In a recent innovation, a research team successfully created eye tissue using 3D bioprinting, which is still developing. The tissue that has been produced will be utilized to track the development of age-related macular degeneration and other degenerative retinal eye disorders.
In 3D bioprinting, materials known as bio-inks are deposited layer by layer to produce tissue-like structures that are later employed for medical research.
The 3D bioprinting procedure was developed by the researchers using patient stem cells as the building block. A mixture of cells that make up the outer blood-retina barrier-eye tissue was printed using this method. These are the cells that protect the retina’s photoreceptors, which detect light.
The National Institutes of Health’s National Eye Institute (NEI) in the United States is the source of the invention.
Kapil Bharti, the lead researcher, explains why attention is being paid to this particular tissue: “We know that age-related macular degeneration begins in the outer blood-retina barrier. Due to a paucity of physiologically plausible human models, the processes of age-related macular degeneration beginning and development to advanced dry and wet phases remain poorly understood.
The retinal pigment epithelium forms the outer blood-retina barrier and is separated from it by a region known as Bruch’s membrane (the innermost layer of the choroid of the eye). This separates the membrane from the choriocapillaris, which is rich in blood vessels. An essential job is performed by Bruch’s membrane, which controls the flow of nutrients and waste materials between the choriocapillaris and the retinal pigment epithelium.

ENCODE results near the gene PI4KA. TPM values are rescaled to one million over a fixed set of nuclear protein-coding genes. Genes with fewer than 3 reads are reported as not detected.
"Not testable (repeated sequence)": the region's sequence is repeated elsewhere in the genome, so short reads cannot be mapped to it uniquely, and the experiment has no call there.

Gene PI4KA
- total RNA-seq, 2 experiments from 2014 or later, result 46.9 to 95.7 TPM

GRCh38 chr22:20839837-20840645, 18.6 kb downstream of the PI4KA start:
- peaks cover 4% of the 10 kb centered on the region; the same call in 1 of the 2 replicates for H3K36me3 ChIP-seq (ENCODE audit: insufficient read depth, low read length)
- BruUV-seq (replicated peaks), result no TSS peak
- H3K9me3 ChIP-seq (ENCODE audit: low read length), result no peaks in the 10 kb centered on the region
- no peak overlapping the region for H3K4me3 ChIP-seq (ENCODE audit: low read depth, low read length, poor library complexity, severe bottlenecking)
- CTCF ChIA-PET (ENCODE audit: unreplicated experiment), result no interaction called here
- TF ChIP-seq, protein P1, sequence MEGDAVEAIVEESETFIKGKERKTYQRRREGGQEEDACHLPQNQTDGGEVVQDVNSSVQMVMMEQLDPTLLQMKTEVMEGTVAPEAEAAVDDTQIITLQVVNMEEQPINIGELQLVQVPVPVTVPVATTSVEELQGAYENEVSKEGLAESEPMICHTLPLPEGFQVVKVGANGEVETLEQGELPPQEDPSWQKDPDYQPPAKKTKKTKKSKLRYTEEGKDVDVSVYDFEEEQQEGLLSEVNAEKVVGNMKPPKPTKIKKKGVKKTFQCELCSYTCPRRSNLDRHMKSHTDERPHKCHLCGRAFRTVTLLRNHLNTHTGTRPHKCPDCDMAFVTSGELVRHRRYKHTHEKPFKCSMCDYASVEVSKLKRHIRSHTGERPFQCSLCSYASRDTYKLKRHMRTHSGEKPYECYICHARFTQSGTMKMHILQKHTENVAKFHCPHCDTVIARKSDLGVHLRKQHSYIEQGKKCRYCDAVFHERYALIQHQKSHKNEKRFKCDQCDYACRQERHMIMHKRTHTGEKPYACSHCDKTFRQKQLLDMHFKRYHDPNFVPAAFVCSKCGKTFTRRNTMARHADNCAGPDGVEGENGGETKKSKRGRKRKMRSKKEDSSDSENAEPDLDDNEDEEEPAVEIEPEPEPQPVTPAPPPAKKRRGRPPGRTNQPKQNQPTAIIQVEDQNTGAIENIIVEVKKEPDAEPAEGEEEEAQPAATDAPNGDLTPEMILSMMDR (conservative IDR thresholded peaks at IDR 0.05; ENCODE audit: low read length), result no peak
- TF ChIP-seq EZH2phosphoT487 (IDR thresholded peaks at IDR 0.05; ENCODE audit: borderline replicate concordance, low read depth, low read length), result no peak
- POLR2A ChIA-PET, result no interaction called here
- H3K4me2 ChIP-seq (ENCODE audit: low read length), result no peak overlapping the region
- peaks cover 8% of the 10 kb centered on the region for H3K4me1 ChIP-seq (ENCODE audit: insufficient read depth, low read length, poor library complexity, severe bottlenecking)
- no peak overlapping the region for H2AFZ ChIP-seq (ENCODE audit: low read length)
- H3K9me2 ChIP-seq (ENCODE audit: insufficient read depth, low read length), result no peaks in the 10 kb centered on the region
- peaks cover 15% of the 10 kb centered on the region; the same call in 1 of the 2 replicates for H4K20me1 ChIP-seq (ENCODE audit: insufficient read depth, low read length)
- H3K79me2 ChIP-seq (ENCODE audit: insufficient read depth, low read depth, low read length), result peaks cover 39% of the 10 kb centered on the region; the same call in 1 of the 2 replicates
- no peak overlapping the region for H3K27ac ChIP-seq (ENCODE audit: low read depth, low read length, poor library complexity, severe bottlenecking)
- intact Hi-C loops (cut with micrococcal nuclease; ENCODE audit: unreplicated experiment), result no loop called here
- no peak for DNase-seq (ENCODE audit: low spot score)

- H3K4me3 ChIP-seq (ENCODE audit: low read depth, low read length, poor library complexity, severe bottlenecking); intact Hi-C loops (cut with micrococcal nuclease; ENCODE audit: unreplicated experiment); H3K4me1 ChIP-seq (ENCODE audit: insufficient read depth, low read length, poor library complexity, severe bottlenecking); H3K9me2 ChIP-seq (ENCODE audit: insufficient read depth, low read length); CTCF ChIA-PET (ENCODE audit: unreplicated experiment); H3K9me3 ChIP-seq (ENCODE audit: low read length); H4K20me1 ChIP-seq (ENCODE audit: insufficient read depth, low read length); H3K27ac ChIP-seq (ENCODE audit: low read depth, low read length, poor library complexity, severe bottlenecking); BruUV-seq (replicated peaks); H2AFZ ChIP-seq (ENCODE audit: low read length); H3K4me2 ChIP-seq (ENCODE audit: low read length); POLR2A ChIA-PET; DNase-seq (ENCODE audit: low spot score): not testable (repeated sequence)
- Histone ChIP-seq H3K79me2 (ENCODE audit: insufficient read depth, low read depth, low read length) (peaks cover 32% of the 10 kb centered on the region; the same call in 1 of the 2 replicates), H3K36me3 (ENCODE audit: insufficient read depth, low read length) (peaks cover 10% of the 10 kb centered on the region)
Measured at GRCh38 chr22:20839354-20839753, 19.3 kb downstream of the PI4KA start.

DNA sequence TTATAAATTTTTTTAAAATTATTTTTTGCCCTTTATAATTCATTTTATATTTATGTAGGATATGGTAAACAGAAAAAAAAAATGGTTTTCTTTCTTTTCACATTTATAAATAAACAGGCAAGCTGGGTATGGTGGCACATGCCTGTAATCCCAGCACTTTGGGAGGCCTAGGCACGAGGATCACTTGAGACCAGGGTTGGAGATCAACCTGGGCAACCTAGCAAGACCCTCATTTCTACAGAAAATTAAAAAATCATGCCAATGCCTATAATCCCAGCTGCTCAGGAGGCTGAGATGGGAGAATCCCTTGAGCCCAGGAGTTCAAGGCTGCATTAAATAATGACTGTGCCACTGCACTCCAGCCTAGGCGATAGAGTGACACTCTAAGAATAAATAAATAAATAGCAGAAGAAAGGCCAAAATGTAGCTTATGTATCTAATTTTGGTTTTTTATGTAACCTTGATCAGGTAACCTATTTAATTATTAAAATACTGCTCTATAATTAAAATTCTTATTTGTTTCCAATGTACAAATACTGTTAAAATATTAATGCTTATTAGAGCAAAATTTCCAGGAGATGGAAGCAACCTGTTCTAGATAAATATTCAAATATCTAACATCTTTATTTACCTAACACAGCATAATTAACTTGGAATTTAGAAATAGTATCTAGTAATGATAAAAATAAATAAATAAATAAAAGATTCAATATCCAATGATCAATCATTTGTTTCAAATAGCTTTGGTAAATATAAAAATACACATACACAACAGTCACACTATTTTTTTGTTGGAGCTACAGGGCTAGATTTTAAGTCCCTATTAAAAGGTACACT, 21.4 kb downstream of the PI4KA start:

When age-related macular degeneration occurs, drusen, or lipoprotein deposits, develop outside of Bruch’s membrane. The membrane’s ability to function is subsequently hampered by these deposits, which ultimately cause vision loss and photoreceptor degradation.
Pericytes and endothelial cells were mixed with two other immature choroidal cell types in a hydrogel for the bioprinting process. All of these are significant capillary components. Fibroblasts were added to this, which gives tissues structure.
The gel was then printed on a biodegradable scaffold by the researchers. The cells developed into a dense capillary network in a few days. The scaffold was seeded with retinal pigment epithelial cells on the ninth day.
On day 42, the printed tissue reached complete maturity and began to function like the natural outer blood-retina barrier. This served as a practical guide for the researchers while they conducted their research on eye conditions.
Making a suitable biodegradable scaffold and producing a reliable printing pattern posed the most technical challenges. These problems were solved by creating a temperature-sensitive hydrogel that, while cold, formed separate rows but disintegrated as it warmed.
The study, titled “Bioprinted 3D outer retina barrier uncovers RPE-dependent choroidal phenotype in advanced macular degeneration,” is published in the journal Nature Methods.